The Things They Carried Archive
Writers have the privilege—and power—of putting words to experience: the good, the bad, and the ugly.
Years from now, the uncertainty and accompanying anxiety many of us have about the current political season may be displaced by different, more complicated emotions. Such perspective is cold comfort to the millions who are fearful of a possible Donald Trump presidency. For four years we have known that
One thing I’ve learned teaching in the Cornell Prison Education Program is that a person in prison, more often than not, is someone whose whole life has felt like a long imprisonment. People don’t become prisoners at random. First came the violences of neglect or poverty. Or the glimpses of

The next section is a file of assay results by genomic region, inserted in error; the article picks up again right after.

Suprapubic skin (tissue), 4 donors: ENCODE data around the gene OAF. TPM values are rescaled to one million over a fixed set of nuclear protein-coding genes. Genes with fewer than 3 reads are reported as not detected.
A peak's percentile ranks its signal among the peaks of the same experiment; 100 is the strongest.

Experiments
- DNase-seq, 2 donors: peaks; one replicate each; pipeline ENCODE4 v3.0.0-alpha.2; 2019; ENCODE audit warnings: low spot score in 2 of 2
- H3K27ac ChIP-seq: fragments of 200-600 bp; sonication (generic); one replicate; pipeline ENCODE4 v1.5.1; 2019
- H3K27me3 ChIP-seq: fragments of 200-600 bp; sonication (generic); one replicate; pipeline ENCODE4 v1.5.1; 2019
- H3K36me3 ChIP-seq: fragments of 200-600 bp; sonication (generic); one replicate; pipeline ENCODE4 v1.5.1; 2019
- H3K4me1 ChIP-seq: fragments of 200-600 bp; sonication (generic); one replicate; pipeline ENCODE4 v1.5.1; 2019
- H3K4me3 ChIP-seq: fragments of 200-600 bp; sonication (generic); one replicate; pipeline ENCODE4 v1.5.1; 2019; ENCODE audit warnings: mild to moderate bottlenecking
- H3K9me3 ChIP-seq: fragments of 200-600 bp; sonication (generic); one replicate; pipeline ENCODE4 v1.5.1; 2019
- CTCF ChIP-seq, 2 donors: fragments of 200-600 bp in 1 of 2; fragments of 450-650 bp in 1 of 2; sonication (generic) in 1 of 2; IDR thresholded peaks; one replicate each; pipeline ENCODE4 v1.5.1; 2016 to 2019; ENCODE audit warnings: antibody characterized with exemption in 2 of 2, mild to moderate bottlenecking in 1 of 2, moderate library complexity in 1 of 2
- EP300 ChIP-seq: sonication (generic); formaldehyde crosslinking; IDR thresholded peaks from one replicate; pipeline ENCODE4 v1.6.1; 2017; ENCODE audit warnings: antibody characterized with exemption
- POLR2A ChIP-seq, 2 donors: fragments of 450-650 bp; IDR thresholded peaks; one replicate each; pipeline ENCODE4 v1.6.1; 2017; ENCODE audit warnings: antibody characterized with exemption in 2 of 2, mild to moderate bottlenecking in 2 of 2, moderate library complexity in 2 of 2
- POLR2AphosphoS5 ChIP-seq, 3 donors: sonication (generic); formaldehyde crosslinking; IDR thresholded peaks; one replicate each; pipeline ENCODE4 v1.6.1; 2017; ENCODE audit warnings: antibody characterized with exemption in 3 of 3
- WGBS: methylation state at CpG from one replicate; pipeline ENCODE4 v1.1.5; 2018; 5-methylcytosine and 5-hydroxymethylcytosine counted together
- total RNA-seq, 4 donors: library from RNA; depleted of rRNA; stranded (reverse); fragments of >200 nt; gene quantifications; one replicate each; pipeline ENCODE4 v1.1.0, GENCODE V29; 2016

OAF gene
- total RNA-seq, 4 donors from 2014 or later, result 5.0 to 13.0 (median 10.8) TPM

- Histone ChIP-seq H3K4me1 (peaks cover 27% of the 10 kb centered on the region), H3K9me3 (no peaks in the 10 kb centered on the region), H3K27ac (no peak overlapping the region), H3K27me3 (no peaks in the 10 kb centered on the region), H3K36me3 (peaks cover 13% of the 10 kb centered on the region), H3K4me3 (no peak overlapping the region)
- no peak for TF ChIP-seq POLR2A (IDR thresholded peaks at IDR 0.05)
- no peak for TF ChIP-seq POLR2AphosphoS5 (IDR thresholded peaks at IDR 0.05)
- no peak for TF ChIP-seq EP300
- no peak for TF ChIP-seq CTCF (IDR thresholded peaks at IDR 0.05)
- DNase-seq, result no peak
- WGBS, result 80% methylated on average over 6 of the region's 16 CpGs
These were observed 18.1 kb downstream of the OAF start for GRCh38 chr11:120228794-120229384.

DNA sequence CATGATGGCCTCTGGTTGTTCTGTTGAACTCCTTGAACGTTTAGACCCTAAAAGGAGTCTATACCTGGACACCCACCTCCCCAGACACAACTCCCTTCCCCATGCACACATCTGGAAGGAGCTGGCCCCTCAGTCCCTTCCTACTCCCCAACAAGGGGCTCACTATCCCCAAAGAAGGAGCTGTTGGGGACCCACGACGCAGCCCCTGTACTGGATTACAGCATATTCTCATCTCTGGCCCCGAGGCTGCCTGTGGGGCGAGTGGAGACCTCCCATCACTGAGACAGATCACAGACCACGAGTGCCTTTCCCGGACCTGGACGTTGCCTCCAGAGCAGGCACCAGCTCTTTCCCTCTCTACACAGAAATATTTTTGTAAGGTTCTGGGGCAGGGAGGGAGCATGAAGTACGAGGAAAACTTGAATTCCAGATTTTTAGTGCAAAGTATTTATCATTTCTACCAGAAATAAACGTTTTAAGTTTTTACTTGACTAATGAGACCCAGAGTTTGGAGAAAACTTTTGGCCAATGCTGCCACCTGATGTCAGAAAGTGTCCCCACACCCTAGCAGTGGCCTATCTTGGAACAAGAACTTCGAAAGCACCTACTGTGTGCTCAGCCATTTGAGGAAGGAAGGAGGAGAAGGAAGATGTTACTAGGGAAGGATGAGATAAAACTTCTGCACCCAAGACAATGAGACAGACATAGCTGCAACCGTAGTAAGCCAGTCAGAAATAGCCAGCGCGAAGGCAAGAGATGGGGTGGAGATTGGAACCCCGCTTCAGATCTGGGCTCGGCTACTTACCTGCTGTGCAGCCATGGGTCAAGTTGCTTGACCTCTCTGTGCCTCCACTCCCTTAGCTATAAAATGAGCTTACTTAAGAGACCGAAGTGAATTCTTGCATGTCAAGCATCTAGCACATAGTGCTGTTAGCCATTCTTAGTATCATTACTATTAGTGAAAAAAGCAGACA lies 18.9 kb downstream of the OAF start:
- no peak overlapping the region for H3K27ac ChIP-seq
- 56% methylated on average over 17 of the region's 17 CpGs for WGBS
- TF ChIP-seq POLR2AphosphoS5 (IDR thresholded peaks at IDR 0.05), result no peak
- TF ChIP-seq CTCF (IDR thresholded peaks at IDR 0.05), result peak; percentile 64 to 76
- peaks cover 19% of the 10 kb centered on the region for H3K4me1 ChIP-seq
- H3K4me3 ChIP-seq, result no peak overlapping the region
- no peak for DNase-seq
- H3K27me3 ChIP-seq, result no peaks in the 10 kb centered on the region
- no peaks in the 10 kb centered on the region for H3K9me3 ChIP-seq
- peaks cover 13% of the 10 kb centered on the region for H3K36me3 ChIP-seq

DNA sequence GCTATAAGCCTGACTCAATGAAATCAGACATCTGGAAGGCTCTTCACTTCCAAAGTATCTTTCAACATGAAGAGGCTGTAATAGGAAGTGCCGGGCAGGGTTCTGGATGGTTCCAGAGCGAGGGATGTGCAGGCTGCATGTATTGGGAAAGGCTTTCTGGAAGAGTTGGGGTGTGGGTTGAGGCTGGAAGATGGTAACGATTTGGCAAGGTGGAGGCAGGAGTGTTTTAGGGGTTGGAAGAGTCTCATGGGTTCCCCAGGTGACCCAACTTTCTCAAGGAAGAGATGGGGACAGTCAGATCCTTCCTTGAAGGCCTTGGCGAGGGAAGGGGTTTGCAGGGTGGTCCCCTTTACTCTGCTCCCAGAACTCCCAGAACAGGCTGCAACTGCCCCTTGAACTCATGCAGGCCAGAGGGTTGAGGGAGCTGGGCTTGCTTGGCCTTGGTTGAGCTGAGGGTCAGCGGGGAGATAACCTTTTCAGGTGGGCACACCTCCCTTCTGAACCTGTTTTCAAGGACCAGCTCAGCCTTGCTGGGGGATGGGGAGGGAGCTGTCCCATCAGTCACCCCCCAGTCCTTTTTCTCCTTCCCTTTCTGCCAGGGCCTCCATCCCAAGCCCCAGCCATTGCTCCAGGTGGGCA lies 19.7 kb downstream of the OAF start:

Up until that short story workshop I took my junior year of college, my TBR pile was made up of a bizarre mix of Stephen King, Barbara Kingsolver, and Bill Bryson. Then my professor passed around photocopied packets containing stories by Lorrie Moore, Grace Paley, and Tim O’Brien, and I realized there was more
First Lieutenant Jimmy Cross carried letters from a girl named Martha, a junior at Mount Sebastian College in New Jersey. They were not love letters, but Lieutenant Cross was hoping, so he kept them folded in plastic at the bottom of his rucksack. In the late afternoon, after a